Mies Without Compromises
29.04.2021Mies Without Compromises
Architectural theorist Fritz Neumeyer, an expert on Mies van der Rohe, has taken a first look around the refurbished Neue Nationalgalerie.
A new coating applied to 15,000 square meters of the steel structure and 500 weld seams repaired, as well as 1,600 square meters of new glass fitted. 800 existing ceiling lights converted to LED technology, 196 ceiling grilles reinstalled and 2500 square meters of natural stone slabs re-laid. These are the figures given by the Bundesamt für Bauwesen und Raumordnung (Federal Office for Building and Regional Planning, BBR) for the full refurbishment of the Neue Nationalgalerie (New National Gallery), designed by Ludwig Mies van der Rohe. But how does it feel as a result, this re-issue of the timeless temple to Western modernism? We asked architectural theorist Fritz Neumeyer, considered to be the expert on Mies, who acted as a consultant for the refurbishment.
Mr. Neumeyer, you are one of the very first people to have seen the "new" Neue Nationalgalerie. What impression did it make on you?
It was incredibly moving to experience this building in its original freshness, in all its immediacy. When you stand in the upper hall, the spatial relationship to the city becomes much clearer than before. Everything comes into focus more clearly and distinctly. Even as a student, I felt amazement when I drove past this building. I didn't know anything about Mies at the time, but since then I've been fascinated by his uniqueness and magnificence. In the course of its use, the building had undergone certain structural alterations that had obscured its clarity. Now Mies really stands before us once again, without compromises. This superb building really manages to say a lot with little.
But that has nothing to do with his well-known "less is more" motto, nothing at all. This isn't about omitting things; it's about the artistic expression of the essence with supreme assurance and composure. In that, Mies was a true master. His idea of placing works of art against the background of the city now comes across much more strongly. Once the site hoardings have been removed and people can see the entire structure again, without obstructions, it may become clear that this is the best building constructed in Berlin after 1945.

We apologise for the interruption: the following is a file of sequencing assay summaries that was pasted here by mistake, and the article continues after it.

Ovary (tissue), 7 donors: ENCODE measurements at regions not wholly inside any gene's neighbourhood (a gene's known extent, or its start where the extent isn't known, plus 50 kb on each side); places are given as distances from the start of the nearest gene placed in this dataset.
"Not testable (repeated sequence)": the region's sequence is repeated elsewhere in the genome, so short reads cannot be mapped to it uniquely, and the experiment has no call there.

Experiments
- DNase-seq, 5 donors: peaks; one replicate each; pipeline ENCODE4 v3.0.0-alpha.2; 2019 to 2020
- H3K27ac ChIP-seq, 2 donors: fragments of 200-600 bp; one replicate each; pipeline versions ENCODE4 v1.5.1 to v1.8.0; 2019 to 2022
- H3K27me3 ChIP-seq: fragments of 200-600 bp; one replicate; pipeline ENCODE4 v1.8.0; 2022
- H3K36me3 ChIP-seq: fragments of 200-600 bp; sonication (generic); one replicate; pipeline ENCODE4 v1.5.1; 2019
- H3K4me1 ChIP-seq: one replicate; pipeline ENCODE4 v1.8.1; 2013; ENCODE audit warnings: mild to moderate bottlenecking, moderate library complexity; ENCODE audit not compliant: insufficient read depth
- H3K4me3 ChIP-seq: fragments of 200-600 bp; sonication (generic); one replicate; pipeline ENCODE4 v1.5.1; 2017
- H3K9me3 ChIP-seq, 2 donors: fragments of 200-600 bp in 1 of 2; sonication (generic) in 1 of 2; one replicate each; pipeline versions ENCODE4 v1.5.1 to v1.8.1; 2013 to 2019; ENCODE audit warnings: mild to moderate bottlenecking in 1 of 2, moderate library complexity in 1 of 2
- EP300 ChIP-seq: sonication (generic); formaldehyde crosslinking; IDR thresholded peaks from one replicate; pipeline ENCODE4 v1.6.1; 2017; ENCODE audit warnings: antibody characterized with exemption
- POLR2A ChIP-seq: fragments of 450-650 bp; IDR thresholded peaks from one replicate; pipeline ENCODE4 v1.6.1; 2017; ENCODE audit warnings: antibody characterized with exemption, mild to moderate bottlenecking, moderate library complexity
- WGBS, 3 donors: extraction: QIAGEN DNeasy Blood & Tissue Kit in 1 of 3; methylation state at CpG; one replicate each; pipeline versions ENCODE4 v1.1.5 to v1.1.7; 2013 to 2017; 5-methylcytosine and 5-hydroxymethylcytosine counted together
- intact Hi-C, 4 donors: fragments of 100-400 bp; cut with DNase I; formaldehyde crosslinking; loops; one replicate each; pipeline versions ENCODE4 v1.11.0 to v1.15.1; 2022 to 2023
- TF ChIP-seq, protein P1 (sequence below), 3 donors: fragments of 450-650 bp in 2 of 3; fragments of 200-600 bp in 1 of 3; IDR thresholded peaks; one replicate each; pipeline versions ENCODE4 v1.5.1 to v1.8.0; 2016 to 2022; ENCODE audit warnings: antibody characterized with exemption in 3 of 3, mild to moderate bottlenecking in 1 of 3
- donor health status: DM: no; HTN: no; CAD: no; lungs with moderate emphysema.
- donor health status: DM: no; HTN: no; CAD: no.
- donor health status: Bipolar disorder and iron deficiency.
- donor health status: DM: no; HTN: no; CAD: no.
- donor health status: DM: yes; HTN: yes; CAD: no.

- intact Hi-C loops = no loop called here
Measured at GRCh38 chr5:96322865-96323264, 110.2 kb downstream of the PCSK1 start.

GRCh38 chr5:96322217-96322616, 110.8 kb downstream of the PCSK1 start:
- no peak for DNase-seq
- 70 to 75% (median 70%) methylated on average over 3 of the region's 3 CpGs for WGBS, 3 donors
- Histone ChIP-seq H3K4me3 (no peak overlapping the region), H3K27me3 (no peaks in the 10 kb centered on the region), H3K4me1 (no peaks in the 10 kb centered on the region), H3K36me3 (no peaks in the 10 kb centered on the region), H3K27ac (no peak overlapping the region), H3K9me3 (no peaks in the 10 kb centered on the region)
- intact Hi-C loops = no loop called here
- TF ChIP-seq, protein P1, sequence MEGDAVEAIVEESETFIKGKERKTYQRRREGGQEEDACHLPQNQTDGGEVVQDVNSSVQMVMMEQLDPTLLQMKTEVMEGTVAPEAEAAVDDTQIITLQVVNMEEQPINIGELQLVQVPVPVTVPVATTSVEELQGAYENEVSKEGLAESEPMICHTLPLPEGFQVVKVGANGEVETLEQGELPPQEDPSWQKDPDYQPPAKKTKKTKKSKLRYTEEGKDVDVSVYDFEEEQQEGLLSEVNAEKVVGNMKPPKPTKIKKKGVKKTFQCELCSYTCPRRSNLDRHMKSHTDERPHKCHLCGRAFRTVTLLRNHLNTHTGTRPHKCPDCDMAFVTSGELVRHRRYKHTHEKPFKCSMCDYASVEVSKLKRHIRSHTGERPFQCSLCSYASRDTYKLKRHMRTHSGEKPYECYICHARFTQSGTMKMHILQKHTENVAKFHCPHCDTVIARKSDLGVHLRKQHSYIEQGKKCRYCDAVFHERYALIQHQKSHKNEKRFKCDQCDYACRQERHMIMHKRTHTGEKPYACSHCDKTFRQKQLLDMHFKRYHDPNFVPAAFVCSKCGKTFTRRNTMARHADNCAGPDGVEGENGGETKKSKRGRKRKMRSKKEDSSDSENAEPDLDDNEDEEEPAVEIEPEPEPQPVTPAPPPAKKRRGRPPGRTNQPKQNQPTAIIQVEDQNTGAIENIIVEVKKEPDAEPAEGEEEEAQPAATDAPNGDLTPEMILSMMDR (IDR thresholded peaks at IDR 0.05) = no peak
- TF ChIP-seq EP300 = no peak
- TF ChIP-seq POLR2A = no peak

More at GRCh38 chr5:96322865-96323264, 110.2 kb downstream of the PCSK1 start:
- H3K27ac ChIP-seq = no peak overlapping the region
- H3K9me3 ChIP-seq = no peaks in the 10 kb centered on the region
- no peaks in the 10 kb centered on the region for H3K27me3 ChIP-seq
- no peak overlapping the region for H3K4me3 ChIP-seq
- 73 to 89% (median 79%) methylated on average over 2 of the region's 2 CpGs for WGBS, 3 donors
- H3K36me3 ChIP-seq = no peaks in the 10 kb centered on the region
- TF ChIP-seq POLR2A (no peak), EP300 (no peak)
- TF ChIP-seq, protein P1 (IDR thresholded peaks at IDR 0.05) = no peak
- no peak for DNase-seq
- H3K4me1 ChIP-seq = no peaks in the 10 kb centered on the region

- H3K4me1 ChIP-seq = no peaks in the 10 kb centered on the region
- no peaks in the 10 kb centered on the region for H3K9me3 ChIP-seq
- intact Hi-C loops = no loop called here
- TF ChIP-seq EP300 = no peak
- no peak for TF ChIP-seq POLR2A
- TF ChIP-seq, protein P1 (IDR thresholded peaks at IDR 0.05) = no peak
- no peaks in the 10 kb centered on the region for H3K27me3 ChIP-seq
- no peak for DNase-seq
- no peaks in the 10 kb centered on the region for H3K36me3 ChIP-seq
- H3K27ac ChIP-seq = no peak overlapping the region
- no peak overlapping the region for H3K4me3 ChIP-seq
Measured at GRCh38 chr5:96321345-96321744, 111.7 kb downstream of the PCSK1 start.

The refurbishment work was carried out, as David Chipperfield has put it, with surgical precision. The Neue Nationalgalerie doesn't hide its age: traces of the past have remained recognizable, like the imprints of fossils.
That too is enormously important. After all, Chipperfield knew that here he couldn't simply give everything a fresh coat of paint. He has a feeling for the task and solves it brilliantly. To give an example: if you stand in the upper hall and look up into the structure under the ceiling, you can see the large, lively grid. It shimmers a little because the old paintwork has been preserved as far as possible, without impairing the uniformity of the supporting structure. It's much the same with the glazing bars and the doors. Chipperfield doesn't go out of his way to cultivate the patina, but he does make traces perceptible.
And what do you think of the lower level of the building?
That is especially great now because there is no art hanging in it. (laughs) You can see very nicely how the projecting wall slabs relate to the sculpture garden. I also find the carpeting very successful. It has something going for it, something that can't be found in any other museum. We discussed it at great length, because Udo Kittelmann didn't want the carpet at all. Modern art can't be exhibited with woodchip wallpaper, velvet and standard lamps. But I do think that a certain degree of comfort contributes to the intimacy of the interior. In the lower rooms, you are in an acoustically dampened atmosphere without disturbance. This corresponds to the infinitely great calm and strength that this building emanates. For me, the Neue Nationalgalerie is actually a place of relaxation, an island of order in the chaos of the Kulturforum.
You have said that here, people can view works of art against the background of the city. That city has changed greatly during the past few years. Will the Neue Nationalgalerie be able to hold its own?
Mies wanted to open up the space inside his buildings and tie it into the landscape. If you stand on the plinth now, you see Potsdamer Platz and a panorama that is completely different to what you would have seen at the end of the 1960s. These changes in the distant backdrop have not hurt the Neue Nationalgalerie; on the contrary, they have strengthened the authority of this building in the cityscape. Now we shall see how the immediate neighborhood copes with Mies.